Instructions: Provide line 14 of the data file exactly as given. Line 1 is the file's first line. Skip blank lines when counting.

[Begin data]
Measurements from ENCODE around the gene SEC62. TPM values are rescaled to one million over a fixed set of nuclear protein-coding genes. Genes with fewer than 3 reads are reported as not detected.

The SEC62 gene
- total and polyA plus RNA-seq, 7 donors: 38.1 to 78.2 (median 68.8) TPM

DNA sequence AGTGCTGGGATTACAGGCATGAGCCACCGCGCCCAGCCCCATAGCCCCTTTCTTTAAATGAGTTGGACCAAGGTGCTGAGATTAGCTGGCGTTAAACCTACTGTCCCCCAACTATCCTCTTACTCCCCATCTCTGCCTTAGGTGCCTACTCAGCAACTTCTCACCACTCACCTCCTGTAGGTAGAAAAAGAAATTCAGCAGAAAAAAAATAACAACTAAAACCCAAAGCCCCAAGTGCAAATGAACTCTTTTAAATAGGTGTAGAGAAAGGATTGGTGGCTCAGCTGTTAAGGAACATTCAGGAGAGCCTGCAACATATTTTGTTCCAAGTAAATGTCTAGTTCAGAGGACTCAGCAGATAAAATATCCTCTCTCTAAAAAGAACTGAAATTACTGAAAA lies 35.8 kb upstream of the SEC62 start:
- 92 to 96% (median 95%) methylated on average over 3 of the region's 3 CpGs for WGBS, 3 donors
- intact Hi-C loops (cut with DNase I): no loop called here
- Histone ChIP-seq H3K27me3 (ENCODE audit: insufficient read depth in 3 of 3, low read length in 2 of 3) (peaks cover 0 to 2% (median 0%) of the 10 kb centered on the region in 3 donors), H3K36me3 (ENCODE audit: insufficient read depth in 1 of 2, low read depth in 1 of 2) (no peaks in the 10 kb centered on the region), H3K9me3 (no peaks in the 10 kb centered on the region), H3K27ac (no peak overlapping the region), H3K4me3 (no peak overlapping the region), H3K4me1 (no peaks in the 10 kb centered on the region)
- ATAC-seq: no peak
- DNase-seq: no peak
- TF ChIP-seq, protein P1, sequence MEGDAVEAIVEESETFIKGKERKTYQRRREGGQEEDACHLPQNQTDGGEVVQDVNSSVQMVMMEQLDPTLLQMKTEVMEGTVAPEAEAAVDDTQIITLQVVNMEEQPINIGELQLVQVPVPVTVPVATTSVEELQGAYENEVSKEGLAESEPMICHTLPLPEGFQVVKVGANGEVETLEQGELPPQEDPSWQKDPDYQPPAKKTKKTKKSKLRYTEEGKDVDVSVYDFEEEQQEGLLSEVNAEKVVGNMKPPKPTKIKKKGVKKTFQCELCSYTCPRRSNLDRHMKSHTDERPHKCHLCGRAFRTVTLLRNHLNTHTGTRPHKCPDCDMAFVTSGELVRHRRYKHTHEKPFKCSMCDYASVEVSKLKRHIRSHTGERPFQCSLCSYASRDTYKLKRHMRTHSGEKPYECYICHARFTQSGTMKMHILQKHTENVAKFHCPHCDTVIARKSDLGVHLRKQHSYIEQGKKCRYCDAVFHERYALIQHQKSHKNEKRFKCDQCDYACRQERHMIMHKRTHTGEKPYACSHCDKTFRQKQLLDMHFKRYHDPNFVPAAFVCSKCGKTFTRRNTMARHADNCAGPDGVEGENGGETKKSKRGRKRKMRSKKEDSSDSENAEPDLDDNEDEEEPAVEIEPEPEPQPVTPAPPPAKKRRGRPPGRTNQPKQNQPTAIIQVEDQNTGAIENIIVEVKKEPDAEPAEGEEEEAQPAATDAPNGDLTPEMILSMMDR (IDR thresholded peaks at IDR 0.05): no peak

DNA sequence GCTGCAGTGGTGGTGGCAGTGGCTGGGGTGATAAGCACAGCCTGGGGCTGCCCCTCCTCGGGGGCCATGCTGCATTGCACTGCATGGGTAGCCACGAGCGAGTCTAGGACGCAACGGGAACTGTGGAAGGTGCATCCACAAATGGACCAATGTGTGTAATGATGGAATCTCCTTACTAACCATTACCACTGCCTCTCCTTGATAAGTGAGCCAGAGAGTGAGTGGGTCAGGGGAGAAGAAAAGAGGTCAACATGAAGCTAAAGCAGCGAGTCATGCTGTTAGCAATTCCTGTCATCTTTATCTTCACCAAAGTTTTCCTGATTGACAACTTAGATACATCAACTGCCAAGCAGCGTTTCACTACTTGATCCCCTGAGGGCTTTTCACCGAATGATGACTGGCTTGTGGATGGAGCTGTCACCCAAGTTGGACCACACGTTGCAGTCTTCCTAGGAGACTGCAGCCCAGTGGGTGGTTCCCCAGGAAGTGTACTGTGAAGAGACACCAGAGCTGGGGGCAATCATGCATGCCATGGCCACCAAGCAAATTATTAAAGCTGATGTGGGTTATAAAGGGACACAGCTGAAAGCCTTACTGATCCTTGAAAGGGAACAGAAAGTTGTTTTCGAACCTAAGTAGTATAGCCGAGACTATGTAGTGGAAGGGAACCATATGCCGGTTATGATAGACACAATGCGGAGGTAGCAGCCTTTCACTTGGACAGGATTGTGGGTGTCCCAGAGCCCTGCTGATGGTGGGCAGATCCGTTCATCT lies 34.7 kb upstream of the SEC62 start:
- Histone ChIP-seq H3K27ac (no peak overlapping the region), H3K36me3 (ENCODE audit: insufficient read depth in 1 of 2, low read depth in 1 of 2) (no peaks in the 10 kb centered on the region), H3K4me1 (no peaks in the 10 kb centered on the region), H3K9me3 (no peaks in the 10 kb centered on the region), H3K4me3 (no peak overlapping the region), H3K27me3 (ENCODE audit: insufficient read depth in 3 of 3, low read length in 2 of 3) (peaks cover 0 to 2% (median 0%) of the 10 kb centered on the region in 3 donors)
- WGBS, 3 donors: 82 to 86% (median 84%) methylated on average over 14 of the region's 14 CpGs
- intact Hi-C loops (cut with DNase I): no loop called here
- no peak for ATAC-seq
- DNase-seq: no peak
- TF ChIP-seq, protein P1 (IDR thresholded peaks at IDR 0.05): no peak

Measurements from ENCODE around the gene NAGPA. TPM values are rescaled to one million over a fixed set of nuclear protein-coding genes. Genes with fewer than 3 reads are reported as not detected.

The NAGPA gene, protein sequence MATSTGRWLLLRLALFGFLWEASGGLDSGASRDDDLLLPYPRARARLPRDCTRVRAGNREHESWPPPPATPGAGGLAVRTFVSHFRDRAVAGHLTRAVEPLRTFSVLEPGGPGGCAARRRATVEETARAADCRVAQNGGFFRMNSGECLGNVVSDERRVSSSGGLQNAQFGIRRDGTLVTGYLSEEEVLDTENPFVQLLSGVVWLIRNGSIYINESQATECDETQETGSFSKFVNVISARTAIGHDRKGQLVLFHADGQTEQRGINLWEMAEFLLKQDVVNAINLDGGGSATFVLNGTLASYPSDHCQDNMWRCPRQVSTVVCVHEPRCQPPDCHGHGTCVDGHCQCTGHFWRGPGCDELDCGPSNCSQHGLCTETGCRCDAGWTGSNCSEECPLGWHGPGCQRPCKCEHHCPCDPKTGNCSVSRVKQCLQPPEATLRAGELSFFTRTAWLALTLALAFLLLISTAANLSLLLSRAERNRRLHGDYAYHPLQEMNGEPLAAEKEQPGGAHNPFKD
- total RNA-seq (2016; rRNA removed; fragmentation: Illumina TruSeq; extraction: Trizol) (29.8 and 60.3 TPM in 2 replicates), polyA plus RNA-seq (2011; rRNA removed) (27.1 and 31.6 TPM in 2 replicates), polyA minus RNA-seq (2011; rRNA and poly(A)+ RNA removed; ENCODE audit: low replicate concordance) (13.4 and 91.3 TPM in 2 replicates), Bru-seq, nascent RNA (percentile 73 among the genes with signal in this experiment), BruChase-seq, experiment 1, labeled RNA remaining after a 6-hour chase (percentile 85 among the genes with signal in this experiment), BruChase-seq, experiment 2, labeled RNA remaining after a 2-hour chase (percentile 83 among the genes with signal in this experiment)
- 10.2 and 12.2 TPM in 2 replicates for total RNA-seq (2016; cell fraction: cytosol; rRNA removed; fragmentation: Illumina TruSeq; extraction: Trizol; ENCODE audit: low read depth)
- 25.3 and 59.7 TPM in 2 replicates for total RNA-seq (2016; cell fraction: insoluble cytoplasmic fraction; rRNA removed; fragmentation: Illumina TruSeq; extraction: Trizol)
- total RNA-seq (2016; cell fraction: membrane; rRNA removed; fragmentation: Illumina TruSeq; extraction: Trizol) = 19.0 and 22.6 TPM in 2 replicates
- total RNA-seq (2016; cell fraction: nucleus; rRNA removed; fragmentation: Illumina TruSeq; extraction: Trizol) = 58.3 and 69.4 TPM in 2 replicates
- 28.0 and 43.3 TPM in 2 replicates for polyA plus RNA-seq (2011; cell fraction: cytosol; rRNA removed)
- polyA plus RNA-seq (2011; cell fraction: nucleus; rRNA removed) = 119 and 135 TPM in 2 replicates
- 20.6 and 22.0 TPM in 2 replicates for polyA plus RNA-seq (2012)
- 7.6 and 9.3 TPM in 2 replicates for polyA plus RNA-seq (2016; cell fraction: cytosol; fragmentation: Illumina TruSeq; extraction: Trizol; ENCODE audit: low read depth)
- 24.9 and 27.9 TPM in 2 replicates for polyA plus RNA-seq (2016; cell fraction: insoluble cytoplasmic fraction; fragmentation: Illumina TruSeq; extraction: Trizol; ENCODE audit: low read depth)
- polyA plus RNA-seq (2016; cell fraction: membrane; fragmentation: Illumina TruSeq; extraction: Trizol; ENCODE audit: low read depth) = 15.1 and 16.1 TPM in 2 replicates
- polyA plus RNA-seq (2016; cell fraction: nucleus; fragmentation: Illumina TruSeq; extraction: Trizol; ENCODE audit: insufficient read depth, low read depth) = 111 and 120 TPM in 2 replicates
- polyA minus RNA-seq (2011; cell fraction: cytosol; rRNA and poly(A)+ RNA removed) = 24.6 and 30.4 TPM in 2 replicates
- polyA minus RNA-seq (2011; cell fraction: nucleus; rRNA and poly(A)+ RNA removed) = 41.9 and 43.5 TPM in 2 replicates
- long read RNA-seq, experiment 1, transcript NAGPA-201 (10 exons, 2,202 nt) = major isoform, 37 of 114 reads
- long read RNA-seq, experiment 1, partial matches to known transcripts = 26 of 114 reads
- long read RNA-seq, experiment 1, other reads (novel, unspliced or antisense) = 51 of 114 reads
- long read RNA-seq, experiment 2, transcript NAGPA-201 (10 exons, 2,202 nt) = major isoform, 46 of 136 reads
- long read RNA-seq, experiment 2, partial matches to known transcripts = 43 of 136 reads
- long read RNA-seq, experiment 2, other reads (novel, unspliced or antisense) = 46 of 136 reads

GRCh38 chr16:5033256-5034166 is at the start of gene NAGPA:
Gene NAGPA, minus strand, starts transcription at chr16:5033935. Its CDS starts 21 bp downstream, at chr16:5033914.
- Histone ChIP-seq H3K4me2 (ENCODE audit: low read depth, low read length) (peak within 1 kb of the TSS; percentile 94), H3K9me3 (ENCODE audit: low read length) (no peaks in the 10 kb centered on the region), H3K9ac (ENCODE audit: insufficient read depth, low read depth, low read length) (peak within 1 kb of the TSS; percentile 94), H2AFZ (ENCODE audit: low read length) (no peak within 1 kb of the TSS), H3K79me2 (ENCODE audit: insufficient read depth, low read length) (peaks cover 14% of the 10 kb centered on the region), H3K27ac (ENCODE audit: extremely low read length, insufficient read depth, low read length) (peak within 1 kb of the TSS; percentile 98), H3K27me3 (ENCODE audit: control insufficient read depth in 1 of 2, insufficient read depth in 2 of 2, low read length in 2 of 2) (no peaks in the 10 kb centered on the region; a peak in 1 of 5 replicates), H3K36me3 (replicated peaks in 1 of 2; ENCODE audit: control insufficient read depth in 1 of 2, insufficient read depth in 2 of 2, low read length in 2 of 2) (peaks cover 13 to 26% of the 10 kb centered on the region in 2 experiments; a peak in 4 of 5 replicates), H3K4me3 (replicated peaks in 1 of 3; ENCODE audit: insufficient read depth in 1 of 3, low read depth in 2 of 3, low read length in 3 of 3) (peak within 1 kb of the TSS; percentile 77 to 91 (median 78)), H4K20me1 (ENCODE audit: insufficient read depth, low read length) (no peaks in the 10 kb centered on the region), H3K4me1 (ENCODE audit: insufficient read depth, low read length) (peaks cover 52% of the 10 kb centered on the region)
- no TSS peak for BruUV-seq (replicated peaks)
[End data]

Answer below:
- intact Hi-C loops (cut with DNase I): no loop called here